The Vancouver Sun
1.15. 16 | Jonathon Ichikawa
he University of B.C. came under public scrutiny last year for failures in its sexual assault policies. Last week, many UBC faculty members, including myself, signed an open letter apologizing for these failures and pledging a commitment to prompt policy reform.
Since then, there has been one question I hear surprisingly often: Why should a university have a sexual assault policy at all? Isn’t sexual assault a matter for law enforcement? Universities shouldn’t take on the role of the RCMP. There is a seductive intuitiveness to this challenge, but it is rooted in misconceptions about the responsibilities of universities, the role of criminal law, and the nature of knowledge.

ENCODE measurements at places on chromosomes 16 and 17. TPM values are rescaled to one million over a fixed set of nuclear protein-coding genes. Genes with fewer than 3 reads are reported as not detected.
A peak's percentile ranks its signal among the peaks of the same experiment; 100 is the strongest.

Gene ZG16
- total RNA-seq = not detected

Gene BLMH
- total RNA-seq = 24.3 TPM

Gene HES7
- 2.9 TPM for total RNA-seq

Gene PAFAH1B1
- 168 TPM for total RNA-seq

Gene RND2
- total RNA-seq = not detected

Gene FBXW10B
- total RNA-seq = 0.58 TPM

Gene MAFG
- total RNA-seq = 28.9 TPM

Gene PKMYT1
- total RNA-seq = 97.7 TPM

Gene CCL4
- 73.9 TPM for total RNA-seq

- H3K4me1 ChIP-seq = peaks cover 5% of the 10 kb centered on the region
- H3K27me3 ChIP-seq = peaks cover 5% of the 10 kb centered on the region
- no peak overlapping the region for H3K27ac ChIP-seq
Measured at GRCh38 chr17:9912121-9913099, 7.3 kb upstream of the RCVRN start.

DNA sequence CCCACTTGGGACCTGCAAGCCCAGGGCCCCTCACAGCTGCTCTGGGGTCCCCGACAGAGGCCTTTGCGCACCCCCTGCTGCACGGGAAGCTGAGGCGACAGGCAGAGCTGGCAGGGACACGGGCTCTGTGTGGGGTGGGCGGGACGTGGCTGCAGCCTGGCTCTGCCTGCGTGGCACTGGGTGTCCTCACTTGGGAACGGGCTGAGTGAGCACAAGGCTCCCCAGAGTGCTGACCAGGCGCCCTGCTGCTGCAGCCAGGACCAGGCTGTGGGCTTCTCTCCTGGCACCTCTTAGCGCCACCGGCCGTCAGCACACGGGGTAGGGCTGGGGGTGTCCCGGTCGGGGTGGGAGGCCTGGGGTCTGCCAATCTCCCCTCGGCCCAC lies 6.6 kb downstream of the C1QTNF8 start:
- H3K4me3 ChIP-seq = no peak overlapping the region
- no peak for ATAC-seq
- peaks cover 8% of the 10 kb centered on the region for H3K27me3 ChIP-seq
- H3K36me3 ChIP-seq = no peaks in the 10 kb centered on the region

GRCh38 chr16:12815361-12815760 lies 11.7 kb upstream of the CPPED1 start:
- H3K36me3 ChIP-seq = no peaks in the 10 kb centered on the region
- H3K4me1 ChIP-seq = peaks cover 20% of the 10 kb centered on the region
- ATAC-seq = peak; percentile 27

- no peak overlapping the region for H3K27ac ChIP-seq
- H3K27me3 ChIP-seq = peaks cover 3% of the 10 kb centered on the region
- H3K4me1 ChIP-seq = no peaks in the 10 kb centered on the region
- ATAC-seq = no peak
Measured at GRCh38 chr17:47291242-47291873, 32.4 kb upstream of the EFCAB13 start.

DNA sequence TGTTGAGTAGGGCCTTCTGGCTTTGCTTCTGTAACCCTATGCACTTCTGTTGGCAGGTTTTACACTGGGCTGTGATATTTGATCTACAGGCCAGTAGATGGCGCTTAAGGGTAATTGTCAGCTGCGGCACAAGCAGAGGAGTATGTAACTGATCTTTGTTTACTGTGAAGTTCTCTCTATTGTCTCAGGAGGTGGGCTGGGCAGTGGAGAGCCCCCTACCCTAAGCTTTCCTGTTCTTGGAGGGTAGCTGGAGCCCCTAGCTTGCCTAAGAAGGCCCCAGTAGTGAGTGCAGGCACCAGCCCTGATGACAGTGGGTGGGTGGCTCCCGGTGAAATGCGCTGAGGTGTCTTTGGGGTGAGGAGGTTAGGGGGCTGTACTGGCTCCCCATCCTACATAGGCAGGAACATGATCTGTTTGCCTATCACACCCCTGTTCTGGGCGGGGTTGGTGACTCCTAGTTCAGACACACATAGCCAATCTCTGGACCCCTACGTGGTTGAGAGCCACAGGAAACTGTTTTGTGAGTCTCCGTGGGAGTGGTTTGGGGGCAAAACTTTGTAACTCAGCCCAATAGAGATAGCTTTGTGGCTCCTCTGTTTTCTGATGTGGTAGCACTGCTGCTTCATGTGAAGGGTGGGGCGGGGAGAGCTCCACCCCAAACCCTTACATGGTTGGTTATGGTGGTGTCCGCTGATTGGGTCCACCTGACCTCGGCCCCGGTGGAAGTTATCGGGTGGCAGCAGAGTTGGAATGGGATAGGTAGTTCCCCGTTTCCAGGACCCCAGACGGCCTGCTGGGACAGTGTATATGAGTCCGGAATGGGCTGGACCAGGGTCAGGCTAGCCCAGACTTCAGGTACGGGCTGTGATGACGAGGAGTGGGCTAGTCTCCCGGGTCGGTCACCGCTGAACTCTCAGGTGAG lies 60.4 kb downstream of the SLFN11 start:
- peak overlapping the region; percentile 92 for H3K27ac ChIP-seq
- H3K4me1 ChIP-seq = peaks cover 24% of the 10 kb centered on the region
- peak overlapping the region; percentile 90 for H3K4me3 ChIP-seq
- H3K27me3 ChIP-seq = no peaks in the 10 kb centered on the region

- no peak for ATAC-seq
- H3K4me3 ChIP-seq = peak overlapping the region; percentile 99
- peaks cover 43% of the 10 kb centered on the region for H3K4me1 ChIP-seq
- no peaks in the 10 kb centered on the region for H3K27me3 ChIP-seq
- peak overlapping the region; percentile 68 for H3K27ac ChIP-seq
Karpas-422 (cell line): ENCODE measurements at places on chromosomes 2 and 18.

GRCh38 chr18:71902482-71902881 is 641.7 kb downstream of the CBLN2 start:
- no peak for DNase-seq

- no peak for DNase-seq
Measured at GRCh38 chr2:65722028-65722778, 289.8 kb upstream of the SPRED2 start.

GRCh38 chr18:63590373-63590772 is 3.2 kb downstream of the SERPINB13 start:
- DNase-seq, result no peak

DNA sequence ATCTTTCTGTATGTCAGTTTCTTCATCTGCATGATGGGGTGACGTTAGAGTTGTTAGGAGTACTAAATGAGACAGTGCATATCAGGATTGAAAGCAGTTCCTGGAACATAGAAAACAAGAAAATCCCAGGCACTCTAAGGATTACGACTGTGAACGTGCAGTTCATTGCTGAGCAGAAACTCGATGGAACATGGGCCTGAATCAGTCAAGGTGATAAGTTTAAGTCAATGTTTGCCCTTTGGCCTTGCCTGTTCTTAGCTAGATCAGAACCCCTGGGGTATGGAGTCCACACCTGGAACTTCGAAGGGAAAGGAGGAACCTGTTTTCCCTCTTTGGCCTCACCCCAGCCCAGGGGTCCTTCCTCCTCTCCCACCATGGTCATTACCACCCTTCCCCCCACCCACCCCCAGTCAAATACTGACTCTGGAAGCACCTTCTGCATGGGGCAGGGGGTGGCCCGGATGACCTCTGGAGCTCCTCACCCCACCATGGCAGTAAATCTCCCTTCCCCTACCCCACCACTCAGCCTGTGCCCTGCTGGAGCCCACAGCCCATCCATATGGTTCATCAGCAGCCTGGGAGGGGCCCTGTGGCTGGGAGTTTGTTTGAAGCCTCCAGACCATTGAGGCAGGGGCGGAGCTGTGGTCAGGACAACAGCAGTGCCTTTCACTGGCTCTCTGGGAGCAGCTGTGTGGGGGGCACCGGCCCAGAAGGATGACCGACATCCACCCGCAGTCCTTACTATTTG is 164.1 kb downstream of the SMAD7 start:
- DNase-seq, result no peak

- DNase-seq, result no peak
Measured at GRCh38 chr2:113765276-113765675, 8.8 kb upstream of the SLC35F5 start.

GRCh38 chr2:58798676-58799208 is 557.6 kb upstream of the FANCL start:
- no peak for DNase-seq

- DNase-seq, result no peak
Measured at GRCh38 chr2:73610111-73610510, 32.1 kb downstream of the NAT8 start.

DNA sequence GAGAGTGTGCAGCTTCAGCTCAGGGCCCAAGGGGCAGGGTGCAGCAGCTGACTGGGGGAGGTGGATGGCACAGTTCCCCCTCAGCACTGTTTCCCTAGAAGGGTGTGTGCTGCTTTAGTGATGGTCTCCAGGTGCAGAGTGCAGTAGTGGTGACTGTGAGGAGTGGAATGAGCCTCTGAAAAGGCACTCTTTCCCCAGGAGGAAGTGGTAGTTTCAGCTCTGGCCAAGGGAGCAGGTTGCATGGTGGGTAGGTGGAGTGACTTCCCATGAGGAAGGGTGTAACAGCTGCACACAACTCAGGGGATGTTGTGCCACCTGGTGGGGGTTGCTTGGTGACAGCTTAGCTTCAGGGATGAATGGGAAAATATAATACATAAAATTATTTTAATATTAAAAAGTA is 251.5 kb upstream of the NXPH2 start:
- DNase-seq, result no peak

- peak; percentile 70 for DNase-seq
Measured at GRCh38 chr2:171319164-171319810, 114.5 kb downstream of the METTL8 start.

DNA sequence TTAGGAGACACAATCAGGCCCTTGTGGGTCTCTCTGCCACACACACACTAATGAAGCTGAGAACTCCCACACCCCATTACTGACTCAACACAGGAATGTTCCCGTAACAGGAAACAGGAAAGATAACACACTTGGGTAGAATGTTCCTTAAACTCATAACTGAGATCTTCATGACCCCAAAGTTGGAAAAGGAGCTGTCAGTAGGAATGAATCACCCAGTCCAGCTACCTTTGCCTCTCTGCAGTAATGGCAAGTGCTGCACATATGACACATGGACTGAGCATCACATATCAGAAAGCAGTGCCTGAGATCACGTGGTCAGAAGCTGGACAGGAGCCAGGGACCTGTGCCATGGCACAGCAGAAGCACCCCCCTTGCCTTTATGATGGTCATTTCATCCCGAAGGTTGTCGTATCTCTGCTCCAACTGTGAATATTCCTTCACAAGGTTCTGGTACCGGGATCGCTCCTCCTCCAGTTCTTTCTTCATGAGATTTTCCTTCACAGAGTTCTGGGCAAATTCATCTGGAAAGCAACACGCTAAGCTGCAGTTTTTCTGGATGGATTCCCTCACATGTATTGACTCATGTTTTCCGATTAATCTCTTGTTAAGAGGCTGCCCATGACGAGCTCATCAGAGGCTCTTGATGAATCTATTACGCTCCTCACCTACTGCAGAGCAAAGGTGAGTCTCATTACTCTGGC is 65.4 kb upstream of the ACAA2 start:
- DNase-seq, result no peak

The education of its students is a sacrosanct duty of any university. Safety and security are necessary conditions for learning; students will not thrive in a culture of fear. So a commitment to the safety and security of students and other university community members follows directly from a commitment to education. The idea that we can or should separate our commitment to “pure teaching” from questions of safety and security is a convenient myth, used to justify ignoring our more difficult responsibilities.
When serious wrongdoings occur, it is often appropriate to involve law enforcement. The main UBC campus falls within the jurisdiction of the RCMP, and victims of crimes should be supported when they choose to report them. But reporting crimes to police — especially when, as in many sexual assaults, there is minimal physical evidence of a crime — can come with a variety of costs, for example to victims’ privacy. Furthermore, student victims of assault by a classmate may or may not want their attackers to go to jail for it — their priorities may be to have their experiences recognized, and to be protected from further interaction with their attackers.